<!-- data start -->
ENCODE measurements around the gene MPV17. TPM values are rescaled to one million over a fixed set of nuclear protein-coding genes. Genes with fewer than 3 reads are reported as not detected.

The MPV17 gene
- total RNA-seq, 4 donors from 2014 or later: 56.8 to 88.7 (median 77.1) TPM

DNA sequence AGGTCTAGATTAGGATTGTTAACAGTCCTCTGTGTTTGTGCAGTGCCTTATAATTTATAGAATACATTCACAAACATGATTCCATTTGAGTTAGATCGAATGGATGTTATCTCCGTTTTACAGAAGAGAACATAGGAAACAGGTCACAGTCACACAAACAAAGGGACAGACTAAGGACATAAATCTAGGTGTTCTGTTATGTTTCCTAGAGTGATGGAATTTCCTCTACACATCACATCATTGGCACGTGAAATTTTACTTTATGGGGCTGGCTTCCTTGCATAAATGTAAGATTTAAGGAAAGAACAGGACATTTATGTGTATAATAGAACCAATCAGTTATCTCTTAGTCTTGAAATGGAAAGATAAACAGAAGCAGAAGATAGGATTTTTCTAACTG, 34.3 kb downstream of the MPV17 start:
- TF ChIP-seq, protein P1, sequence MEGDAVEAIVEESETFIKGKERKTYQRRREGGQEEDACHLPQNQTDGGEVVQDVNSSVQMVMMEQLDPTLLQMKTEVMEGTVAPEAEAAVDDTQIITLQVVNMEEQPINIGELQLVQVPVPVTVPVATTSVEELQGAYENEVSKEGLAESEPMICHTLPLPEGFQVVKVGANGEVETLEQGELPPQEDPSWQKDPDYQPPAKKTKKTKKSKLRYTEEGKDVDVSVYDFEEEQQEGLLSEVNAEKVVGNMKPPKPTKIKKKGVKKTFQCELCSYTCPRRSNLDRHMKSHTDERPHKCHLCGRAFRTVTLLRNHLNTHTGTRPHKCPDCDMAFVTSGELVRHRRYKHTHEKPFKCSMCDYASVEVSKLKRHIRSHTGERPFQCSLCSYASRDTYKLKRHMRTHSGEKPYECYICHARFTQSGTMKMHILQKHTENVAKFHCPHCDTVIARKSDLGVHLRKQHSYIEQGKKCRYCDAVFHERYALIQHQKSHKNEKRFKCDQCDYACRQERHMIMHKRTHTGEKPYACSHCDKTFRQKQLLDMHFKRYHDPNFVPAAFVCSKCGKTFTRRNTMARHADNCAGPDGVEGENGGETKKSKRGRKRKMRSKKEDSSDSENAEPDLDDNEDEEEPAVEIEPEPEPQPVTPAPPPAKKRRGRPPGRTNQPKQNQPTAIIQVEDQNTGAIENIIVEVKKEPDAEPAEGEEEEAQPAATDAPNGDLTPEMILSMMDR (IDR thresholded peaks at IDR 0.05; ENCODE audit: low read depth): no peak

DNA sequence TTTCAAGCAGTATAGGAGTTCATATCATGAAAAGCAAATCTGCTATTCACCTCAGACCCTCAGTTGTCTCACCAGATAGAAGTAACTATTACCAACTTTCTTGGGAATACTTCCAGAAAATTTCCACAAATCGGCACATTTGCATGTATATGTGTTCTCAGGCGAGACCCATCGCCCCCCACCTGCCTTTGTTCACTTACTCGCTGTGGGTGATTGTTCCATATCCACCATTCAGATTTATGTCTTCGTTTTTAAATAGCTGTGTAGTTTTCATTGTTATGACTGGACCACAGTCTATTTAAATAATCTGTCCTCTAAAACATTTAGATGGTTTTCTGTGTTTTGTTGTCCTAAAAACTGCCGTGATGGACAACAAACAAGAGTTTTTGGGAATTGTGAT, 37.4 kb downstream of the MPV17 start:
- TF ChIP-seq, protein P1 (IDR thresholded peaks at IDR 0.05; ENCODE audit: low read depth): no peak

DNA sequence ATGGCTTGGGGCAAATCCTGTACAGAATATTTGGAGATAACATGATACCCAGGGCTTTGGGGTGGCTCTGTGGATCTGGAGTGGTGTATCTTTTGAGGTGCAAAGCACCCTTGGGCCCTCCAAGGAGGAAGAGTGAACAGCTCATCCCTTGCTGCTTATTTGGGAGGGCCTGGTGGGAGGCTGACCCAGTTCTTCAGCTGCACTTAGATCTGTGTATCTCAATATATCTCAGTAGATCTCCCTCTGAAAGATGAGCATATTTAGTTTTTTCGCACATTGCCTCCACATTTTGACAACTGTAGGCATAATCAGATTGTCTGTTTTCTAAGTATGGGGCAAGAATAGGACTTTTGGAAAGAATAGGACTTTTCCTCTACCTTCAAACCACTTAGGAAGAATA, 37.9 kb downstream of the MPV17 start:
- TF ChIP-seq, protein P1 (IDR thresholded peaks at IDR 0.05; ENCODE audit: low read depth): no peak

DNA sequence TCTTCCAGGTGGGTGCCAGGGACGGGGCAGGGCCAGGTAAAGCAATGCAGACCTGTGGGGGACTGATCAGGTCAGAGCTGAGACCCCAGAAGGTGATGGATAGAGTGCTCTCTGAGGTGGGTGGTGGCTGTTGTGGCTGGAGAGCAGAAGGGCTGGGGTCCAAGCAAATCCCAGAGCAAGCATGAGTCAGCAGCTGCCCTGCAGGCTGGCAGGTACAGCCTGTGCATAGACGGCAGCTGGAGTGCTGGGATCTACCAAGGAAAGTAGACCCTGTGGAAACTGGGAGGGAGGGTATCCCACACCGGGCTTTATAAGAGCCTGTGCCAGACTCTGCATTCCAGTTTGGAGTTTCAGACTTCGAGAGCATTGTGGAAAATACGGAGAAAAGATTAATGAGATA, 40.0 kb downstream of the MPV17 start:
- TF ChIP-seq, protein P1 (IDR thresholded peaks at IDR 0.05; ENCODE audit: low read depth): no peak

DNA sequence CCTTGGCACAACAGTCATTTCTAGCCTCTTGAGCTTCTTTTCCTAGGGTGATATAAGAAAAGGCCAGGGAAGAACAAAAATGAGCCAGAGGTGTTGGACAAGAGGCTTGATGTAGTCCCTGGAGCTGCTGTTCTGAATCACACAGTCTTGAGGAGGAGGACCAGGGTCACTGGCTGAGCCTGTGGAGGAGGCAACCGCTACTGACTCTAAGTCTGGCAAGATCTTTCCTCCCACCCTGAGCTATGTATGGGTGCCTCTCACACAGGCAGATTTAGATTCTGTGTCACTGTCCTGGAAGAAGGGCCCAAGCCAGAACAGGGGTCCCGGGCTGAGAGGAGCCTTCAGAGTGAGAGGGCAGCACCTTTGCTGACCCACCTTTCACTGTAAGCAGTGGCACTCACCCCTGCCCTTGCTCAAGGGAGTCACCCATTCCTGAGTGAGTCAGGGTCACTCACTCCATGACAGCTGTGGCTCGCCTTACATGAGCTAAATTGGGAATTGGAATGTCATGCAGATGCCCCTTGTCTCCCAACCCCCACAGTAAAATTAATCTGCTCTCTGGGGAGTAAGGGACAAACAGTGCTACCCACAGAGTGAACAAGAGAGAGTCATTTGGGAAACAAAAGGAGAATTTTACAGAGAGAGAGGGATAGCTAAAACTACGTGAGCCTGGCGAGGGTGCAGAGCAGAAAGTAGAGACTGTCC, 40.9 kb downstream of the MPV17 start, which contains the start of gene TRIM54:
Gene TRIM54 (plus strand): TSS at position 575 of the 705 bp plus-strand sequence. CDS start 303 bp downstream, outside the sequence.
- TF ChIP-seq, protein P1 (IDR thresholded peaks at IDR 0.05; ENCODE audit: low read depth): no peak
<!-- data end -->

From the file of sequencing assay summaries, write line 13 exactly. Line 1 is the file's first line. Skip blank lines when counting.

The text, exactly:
Gene TRIM54 (plus strand): TSS at position 575 of the 705 bp plus-strand sequence. CDS start 303 bp downstream, outside the sequence.